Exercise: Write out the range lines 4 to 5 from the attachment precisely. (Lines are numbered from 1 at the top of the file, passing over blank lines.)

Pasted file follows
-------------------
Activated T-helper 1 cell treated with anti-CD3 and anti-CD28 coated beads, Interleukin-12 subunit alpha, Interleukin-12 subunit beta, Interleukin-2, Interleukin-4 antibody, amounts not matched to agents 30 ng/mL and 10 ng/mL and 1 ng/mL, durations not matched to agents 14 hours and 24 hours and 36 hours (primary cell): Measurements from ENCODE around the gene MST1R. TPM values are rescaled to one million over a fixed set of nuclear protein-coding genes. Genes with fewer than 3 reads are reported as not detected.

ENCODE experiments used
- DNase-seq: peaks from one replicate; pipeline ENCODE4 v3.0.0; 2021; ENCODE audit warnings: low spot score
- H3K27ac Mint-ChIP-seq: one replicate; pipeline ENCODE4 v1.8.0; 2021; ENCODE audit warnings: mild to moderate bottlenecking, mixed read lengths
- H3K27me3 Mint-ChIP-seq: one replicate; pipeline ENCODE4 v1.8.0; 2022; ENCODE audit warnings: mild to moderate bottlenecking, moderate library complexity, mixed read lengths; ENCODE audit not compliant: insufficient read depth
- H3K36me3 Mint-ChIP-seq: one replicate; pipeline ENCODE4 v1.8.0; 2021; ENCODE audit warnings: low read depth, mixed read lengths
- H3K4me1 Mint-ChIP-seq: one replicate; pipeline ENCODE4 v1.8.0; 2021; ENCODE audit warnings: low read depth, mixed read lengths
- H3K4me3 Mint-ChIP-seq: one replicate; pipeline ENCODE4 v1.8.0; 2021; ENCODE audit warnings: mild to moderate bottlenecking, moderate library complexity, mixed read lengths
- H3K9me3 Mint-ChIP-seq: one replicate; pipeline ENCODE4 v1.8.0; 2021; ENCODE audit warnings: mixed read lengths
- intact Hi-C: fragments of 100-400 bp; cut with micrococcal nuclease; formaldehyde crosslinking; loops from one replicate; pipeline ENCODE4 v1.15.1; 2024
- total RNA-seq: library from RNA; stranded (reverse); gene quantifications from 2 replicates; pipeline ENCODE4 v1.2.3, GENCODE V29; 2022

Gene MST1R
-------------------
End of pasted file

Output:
- H3K27ac Mint-ChIP-seq: one replicate; pipeline ENCODE4 v1.8.0; 2021; ENCODE audit warnings: mild to moderate bottlenecking, mixed read lengths
- H3K27me3 Mint-ChIP-seq: one replicate; pipeline ENCODE4 v1.8.0; 2022; ENCODE audit warnings: mild to moderate bottlenecking, moderate library complexity, mixed read lengths; ENCODE audit not compliant: insufficient read depth